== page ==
oot by 10 foot installation, with walls standing eight feet high and resonators hanging from the ceiling.
Campbell River’s talented artists have been showing their work in the Annual Members’ Show longer than the gallery that now hosts it has existed.
Last year, people continued to turn to art for light, joy, and inspiration even though the anxiety of the pandemic grew; not to mention the added stress from natural disasters caused by the climate crisis. These are the times when the voices of culture and creativity need to be heard Read more…
Humour as Medicine presents the work of contemporary Indigenous artists Sonny Assu (Ligwiłda’xw), Lori Blondeau (Cree/Salteaux/Metis), and Hjalmer Wenstob (Nuu-chah-nulth) in an exhibition that exemplifies how humour can be a powerful coping mechanism for trauma and emotional distress.
The Campbell River Art Gallery’s permanent collection tells the story of collecting practices and donations received since our beginnings in 1994.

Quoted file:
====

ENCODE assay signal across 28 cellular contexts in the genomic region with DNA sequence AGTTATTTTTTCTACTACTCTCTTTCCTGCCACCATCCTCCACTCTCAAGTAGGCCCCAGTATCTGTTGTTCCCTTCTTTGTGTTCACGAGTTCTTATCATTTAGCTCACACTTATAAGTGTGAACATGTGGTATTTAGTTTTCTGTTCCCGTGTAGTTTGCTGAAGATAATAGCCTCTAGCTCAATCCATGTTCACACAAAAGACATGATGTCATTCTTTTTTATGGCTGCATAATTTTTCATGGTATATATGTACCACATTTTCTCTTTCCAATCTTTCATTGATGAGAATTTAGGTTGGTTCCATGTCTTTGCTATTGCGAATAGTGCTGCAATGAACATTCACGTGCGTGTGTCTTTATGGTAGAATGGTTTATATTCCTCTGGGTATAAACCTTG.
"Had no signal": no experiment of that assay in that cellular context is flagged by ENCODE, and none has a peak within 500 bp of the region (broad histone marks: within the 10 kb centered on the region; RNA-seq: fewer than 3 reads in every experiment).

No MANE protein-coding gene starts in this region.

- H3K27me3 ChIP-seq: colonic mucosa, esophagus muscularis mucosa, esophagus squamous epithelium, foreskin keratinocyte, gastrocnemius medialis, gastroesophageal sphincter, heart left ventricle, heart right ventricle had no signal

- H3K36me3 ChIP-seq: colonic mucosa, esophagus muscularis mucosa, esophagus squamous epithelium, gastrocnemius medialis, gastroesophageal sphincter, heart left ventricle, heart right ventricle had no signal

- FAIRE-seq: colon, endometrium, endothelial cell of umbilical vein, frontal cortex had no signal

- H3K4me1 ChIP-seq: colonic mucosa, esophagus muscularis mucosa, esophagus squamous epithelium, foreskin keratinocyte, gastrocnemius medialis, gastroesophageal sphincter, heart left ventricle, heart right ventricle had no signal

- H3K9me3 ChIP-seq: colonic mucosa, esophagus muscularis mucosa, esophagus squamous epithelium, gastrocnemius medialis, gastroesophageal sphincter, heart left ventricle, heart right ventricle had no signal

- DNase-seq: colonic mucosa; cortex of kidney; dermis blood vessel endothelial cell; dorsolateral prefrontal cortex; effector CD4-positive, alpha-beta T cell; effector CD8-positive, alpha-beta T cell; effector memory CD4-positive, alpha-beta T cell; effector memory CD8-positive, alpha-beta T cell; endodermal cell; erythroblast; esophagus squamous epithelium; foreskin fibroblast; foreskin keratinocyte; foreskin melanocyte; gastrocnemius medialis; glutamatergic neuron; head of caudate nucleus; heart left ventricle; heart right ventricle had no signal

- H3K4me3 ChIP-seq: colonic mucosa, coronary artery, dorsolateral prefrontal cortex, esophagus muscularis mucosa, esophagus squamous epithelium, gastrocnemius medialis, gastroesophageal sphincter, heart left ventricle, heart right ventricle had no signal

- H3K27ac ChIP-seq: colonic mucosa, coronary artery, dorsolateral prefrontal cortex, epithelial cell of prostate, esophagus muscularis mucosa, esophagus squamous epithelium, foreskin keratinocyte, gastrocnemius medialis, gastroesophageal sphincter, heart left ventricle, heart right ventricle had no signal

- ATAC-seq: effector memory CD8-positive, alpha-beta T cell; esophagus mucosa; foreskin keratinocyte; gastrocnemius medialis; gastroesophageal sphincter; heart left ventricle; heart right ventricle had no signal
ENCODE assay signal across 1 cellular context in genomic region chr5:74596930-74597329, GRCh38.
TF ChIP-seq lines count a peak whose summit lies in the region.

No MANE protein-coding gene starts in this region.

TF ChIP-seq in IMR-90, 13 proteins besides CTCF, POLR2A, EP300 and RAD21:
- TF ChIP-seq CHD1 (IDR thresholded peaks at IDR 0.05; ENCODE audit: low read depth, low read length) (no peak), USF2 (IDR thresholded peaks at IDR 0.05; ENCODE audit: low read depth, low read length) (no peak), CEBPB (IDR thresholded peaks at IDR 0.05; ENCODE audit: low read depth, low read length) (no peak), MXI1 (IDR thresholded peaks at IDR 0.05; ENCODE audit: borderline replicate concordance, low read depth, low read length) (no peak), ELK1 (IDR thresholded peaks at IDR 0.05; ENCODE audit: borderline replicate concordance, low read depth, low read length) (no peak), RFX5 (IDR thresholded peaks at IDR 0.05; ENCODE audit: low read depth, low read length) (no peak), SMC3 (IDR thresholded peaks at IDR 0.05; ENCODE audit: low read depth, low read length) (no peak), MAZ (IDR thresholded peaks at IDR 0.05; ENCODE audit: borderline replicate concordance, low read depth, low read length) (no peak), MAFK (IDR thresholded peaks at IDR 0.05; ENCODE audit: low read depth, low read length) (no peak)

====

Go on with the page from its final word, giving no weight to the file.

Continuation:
Contemporary responses to Sybil Andrews Sybil Andrews was a character unlike any other who was well known for her incredible work ethic, life of pioneering and determination, and highly expressive artworks that capture the essence of the times and places she lived. There exists a legacy of exceptional research and Read more…
This three part group exhibition aims to explore the relationship between the ethics of taking care, taking care as related to art practices and professions, prioritizing the self, and the fatigue that results from community members sharing their experiences, and educating the public.
Sybil Andrews was an extraordinary character, dedicated teacher, and Modernist artist of the 20th century, and a renown figure in the cultural landscape of Campbell River and beyond.
A time honoured tradition of celebration and recognition of the local artists of Campbell River and the North Island region.
On tour from Vancouver’s Contemporary Art Gallery, Sugarbush Shrapnel is a solo exhibition that investigates Nishinaabe artist Olivia Whetung’s connections to the ecosystem of her home territory on Chemong Lake, Ontario, with a focus on the transmission of Traditional Knowledge Systems, food sovereignty, and the fragility of symbiotic relationships in an era of accelerating climate change.